A group of strangers huddles around an upright 1980s-style arcade cabinet. They’ve taken on Triad (2013), a lo-fi computer game designed by anna anthropy, Leon Arnott, and Liz Ryerson, in which a polyamorous trio needs to figure out how to fit on a mattress designed for two people, accommodating the preferred sleeping positions of all parties, including the cat. Across the room, three people face quite a different dilemma while playing Catt Small’s Breakup Squad (2016): they need to intercept ex-lovers who recently ended a toxic relationship before the two see each other, lest the night’s party be ruined for all. Both games take on the social complexities of love with a playful tone.
This is a typical scene at LikeLike, a gallery devoted to independent games and art that borders on play. It is located in Paolo Pedercini’s converted garage in Pittsburgh’s Garfield neighborhood, a block and a half off the main drag. LikeLike could be named for the tubular creatures in The Legend of Zelda that slurp up victims before spitting them back out, or the last heir to the Hawaiian throne. When I asked Pedercini about the choice of the name, he said with a shrug that it’s a word that can be laser-cut into a sign using only straight lines. A professor at Carnegie Mellon University’s School of Art and the force behind the radical game studio Molleindustria, Pedercini runs LikeLike as executive director along with Heather Kelley (“sensory director”) and Tenley Schmida (“reluctant director”).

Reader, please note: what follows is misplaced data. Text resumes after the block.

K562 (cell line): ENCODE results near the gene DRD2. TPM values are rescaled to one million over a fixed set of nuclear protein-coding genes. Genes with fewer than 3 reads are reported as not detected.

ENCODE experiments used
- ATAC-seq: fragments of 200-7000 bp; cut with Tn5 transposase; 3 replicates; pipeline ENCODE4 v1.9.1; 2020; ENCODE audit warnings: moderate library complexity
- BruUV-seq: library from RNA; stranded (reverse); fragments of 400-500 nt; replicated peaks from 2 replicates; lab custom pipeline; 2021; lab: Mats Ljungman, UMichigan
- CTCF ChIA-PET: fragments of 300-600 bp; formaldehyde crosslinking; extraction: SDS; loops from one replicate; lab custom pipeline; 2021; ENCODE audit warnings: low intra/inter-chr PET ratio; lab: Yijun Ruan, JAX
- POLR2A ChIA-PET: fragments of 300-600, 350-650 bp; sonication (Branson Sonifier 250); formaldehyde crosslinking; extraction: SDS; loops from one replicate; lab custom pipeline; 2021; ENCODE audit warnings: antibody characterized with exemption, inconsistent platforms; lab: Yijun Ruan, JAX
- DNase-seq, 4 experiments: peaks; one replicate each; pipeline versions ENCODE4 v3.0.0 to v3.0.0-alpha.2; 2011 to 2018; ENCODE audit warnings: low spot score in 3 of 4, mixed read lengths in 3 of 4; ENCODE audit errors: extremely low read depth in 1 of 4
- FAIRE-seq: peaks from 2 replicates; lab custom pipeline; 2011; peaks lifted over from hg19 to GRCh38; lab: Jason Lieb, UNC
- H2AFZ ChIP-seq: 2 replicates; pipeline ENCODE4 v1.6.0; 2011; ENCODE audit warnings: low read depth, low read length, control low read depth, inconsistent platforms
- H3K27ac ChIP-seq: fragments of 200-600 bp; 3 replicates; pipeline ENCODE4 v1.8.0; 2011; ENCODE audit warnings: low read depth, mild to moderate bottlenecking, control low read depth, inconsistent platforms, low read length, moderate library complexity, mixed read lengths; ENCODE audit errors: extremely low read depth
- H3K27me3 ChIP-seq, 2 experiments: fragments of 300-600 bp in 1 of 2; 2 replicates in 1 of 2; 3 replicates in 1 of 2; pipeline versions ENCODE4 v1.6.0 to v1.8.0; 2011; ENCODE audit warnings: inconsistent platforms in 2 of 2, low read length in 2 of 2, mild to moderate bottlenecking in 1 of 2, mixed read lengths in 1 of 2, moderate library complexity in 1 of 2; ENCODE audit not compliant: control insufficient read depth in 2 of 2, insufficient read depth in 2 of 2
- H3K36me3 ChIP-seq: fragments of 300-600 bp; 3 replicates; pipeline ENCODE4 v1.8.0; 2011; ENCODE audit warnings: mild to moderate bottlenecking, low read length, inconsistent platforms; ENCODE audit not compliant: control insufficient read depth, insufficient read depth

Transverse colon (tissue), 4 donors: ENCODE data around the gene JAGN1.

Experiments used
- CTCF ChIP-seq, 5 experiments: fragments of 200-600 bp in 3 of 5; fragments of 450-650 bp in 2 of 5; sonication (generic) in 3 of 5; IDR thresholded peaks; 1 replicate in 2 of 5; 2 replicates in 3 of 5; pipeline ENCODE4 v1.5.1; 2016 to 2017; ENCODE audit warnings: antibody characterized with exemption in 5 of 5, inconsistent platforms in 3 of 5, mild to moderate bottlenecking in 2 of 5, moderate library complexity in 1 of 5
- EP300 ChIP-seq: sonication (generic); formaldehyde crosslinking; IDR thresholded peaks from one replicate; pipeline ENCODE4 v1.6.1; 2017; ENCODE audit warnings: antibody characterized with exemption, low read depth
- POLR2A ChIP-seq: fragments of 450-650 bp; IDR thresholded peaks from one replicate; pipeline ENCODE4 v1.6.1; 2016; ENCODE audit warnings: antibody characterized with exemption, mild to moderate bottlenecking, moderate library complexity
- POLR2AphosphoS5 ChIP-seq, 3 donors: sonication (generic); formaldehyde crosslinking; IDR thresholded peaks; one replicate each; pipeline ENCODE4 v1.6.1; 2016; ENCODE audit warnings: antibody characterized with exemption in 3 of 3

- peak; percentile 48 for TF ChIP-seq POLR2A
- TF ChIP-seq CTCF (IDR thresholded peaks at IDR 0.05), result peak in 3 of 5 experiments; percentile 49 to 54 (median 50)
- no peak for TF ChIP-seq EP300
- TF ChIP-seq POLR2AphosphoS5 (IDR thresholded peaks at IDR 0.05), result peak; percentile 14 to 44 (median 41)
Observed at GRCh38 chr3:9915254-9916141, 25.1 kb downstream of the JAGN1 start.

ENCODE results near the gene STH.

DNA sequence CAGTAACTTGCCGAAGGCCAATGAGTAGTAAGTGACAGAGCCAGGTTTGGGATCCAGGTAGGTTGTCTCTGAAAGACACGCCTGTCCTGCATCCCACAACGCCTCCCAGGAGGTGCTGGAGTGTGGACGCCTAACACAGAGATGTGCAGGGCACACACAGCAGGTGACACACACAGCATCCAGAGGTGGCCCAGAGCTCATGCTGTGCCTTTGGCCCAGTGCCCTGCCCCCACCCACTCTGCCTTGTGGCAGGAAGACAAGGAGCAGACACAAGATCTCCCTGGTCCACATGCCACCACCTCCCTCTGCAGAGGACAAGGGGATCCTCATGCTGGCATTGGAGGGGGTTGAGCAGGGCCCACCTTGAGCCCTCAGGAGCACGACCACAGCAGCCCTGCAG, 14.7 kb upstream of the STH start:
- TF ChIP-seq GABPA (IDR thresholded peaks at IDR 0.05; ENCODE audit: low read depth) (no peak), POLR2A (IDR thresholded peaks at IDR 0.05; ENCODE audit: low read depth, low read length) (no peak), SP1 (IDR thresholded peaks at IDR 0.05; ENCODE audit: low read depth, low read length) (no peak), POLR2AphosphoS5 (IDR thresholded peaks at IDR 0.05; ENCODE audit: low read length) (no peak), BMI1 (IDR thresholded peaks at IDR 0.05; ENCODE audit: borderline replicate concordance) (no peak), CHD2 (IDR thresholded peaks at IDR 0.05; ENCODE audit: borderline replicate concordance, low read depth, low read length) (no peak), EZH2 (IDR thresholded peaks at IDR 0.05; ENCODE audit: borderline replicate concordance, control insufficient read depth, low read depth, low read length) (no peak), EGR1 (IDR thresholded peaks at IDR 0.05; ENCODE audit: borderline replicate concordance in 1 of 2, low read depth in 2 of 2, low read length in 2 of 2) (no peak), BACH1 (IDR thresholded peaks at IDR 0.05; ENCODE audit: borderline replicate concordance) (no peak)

LikeLike follows in the footsteps of peers exploring independent game culture such as Babycastles in New York, Video Game Art Gallery in Chicago, and the Wild Rumpus in London. (In recent years, big institutions like the Museum of Modern Art and the Museum of the Moving Image have introduced video games into the galleries, but only in the context of broad surveys of the game as a genre.) Since opening in February, LikeLike’s output has been prodigious, presenting a new show each month. Billed as a “neoarcade,” the gallery typically presents themed shows. “International Playbor Day” celebrated May Day with games examining labor. According to an announcement on Facebook, the August show will gather “delinquent driving games that are not Grand Theft Auto” to commemorate an incident last week when a runaway car crashed into the gallery’s front door. This month, LikeLike has its first solo show, with work by Pittsburgh-based Loren Schmidt.